Mutual authentication is often found in schemes employed in the Internet of Things (IoT), where physical objects are incorporated into the Internet and can communicate via IP address.[11] Authentication schemes can be applied to many types of systems that involve data transmission.[14] As the Internet's presence in mechanical systems increases, writing effective security schemes for large numbers of users, objects, and servers can become challenging, especially when needing schemes to be lightweight and have low computational costs. Instead of password-based authentication, devices will use certificates to verify each other's identities.

Radio networks[edit]

Mutual authentication can be satisfied in radio network schemes, where data transmissions through radio frequencies are secure after verifying the sender and receiver.[12][18]

Radio frequency identification (RFID) tags are commonly used for object detection, which many manufacturers are implementing into their warehouse systems for automation.[19] This allows for a faster way to keep up with inventory and track objects. However, keeping track of items in a system with RFID tags that transmit data to a cloud server increases the chances of security risks, as there are now more digital elements to keep track of.[19] A three way mutual authentication can occur between RFID tags, the tag readers, and the cloud network that stores this data in order to keep RFID tag data secure and unable to be manipulated.[19]

Similarly, an alternate RFID tag and reader system that assigns designated readers to tags has been proposed for extra security and low memory cost.[20] Instead of considering all tag readers as one entity, only certain readers can read specific tags. With this method, if a reader is breached, it will not affect the whole system. Individual readers will communicate with specific tags during mutual authentication, which runs in constant time as readers use the same private key for the authentication process.

Many e-Healthcare systems that remotely monitor patient health data use wireless body area networks (WBAN) that transmit data through radio frequencies.[12] This is beneficial for patients that should not be disturbed while being monitored, and can reduced the workload for medical worker and allow them to focus on the more hands-on jobs. However, a large concern for healthcare providers and patients about using remote health data tracking is that sensitive patient data is being transmitted through unsecured channels,[9] so authentication occurs between the medical body area network user (the patient), the Healthcare Service Provider (HSP) and the trusted third party.

Cloud based computing[edit]

e-Healthcare clouds are another way to store patient data collected remotely.[2] Clouds are useful for storing large amounts of data, such as medical information, that can be accessed by many devices whenever needed. Telecare Medical Information Systems (TMIS), an important way for medical patients to receive healthcare remotely, can ensure secured data with mutual authentication verification schemes.[14] Blockchain is one way that has been proposed to mutually authenticate the user to the database, by authenticating with the main mediBchain node and keeping patient anonymity.[21]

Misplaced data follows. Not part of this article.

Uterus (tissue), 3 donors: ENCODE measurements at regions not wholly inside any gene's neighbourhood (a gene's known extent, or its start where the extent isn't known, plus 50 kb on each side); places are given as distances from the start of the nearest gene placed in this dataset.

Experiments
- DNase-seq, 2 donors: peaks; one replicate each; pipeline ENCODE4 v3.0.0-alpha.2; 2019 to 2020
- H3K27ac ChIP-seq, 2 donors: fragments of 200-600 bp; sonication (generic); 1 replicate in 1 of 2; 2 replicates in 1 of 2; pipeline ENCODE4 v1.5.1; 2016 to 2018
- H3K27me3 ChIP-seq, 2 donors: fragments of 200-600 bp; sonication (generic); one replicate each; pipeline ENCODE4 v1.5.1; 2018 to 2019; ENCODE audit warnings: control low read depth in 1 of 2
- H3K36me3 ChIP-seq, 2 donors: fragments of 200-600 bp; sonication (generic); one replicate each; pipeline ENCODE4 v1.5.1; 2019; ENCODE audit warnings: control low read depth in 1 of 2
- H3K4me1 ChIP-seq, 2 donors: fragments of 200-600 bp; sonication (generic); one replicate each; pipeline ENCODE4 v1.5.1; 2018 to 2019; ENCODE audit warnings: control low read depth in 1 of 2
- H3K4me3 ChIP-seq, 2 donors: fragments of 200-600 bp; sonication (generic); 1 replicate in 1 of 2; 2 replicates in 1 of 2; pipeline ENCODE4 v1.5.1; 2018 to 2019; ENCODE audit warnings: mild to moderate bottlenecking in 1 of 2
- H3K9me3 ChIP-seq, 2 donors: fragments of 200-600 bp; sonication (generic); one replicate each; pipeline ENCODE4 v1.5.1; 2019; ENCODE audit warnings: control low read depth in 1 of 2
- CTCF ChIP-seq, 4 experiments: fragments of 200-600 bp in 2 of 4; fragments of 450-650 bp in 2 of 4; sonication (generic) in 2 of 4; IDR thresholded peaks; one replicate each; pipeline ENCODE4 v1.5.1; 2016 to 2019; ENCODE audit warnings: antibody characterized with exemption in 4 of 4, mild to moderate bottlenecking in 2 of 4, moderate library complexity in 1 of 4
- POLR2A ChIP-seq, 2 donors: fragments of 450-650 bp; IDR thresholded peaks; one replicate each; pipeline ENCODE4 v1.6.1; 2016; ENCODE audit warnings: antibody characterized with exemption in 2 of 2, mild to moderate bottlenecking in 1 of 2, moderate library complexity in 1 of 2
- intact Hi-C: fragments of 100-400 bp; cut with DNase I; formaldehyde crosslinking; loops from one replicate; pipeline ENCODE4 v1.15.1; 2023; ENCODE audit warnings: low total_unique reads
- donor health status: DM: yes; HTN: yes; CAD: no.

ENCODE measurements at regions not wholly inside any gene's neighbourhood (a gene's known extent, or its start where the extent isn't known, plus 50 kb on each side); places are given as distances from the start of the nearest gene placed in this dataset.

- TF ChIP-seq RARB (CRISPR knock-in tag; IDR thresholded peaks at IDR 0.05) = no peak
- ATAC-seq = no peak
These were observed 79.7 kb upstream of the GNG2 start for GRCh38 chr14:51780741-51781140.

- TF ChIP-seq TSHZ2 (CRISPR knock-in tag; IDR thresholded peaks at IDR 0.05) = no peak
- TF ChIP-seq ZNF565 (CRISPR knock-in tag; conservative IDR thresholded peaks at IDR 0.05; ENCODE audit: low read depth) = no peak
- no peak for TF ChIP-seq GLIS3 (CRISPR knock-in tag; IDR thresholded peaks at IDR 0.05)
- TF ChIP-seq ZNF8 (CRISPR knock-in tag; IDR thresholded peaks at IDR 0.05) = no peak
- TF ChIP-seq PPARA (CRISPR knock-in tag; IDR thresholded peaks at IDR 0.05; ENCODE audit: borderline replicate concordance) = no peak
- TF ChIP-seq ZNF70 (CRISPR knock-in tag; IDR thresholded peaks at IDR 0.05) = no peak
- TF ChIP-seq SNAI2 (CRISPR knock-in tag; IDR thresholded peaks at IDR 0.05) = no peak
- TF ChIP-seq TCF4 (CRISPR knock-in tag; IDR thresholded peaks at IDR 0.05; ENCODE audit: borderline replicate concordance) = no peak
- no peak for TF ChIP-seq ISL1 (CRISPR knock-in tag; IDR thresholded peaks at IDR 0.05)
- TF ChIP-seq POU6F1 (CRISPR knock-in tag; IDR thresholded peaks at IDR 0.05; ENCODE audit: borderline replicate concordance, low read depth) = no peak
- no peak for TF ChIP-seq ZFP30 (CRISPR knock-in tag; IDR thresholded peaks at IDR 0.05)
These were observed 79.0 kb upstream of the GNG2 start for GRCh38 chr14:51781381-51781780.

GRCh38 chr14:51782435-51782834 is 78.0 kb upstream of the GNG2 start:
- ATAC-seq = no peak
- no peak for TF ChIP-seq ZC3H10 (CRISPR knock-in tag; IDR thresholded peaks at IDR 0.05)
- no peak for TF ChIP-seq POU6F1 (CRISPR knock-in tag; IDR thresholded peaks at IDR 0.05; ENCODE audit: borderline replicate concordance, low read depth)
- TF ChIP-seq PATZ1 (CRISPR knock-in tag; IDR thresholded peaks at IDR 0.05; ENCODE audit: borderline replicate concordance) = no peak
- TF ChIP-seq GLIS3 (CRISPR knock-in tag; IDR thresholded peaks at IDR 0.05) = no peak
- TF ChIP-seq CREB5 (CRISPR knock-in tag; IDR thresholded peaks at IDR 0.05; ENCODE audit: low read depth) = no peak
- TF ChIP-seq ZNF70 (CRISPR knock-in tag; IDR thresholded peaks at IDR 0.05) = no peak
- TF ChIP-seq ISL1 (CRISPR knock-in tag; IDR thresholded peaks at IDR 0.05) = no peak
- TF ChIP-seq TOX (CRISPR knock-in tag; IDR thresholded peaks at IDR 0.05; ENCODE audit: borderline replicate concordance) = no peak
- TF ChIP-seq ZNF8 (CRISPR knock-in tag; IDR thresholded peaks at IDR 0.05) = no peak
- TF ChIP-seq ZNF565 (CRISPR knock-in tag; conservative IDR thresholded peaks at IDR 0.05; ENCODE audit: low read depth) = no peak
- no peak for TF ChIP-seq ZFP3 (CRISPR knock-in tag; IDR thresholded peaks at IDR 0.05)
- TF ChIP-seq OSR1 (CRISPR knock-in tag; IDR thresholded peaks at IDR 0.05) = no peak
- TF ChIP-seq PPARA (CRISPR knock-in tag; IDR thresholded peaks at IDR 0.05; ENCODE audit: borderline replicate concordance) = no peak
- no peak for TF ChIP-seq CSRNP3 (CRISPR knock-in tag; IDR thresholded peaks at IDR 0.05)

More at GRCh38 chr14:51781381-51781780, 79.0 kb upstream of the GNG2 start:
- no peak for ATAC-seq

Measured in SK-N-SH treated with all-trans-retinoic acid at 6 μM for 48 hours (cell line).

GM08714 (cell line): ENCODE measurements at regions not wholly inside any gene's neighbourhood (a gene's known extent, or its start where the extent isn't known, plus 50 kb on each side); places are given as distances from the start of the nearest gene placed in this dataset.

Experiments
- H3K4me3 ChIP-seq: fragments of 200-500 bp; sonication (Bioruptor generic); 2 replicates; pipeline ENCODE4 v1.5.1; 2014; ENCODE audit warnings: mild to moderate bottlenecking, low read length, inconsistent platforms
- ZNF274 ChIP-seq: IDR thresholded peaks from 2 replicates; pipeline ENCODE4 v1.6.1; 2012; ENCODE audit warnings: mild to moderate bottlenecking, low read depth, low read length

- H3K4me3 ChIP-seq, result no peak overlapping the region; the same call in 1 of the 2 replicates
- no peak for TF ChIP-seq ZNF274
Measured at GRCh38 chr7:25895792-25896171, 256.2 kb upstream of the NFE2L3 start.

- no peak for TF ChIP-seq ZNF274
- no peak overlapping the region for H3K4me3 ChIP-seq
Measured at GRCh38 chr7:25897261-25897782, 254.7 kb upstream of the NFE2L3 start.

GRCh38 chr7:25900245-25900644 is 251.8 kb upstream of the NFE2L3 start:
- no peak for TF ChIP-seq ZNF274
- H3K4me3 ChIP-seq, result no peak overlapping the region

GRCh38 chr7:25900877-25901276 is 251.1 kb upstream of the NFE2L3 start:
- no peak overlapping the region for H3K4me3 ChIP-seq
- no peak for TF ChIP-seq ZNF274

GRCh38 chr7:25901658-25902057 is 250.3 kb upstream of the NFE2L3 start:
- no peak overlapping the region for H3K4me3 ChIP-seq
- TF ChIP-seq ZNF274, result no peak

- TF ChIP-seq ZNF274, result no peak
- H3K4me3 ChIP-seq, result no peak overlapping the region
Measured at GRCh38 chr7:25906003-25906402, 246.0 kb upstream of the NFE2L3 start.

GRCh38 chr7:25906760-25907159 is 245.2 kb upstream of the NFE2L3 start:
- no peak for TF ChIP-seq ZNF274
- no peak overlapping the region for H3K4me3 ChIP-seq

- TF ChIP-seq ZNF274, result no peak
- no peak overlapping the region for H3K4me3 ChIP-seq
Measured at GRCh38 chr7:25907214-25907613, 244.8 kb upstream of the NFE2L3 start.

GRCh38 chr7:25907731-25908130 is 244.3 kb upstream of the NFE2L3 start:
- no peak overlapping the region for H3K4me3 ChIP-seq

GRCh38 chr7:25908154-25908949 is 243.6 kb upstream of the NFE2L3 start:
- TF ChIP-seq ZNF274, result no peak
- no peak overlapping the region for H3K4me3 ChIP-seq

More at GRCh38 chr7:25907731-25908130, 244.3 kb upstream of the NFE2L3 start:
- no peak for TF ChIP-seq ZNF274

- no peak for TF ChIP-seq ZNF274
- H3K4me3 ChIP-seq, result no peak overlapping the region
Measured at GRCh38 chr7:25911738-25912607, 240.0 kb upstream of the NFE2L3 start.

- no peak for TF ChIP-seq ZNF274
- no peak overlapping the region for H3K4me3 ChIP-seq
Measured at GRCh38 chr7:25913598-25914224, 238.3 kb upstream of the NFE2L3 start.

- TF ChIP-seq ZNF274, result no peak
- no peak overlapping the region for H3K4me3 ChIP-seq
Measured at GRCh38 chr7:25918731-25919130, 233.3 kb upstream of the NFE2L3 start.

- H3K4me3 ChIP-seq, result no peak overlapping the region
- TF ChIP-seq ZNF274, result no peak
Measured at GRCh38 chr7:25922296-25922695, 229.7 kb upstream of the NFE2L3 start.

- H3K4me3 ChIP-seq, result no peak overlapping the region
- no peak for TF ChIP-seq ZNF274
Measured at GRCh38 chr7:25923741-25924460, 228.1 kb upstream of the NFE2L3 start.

Fog-cloud computing is a networking system that can handle large amounts of data, but still has limitations regarding computational and memory cost.[22] Mobile edge computing (MEC) is considered to be an improved, more lightweight fog-cloud computing networking system,[22] and can be used for medical technology that also revolves around location-based data. Due to the large physical range required of locational tracking, 5G networks can send data to the edge of the cloud to store data. An application like smart watches that track patient health data can be used to call the nearest hospital if the patient shows a negative change in vitals.[6]

Fog node networks can be implemented in car automation, keeping data about the car and its surrounding states secure. By authenticating the fog nodes and the vehicle, vehicular handoff becomes a safe process and the car’s system is safe from hackers.[10]

Machine to machine verification[edit]

Many systems that do not require a human user as part of the system also have protocols that mutually authenticate between parties. In unmanned aerial vehicle (UAV) systems, a platform authentication occurs rather than user authentication.[2] Mutual authentication during vehicle communication prevents one vehicle's system from being breached, which can then affect the whole system negatively. For example, a system of drones can be employed for agriculture work and cargo delivery, but if one drone were to be breached, the whole system has the potential to collapse.[2][23]

See also[edit]

External links[edit]

References[edit]

  1. ^ a b c Chen, Yulei; Chen, Jianhua (2020). "A secure three-factor-based authentication with key agreement protocol for e-Health clouds". The Journal of Supercomputing. doi:10.1007/s11227-020-03395-8. S2CID 221146362.
  2. ^ a b c d e f g h Chen, Liquan; Qian, Sijie; Lim, Ming; Wang, Shihui (2018). "An enhanced direct anonymous attestation scheme with mutual authentication for network-connected UAV communication systems". China Communications. 15 (5): 61–76. doi:10.1109/CC.2018.8387987. S2CID 49333360.
  3. ^ doi:10.1371/journal.pone.023227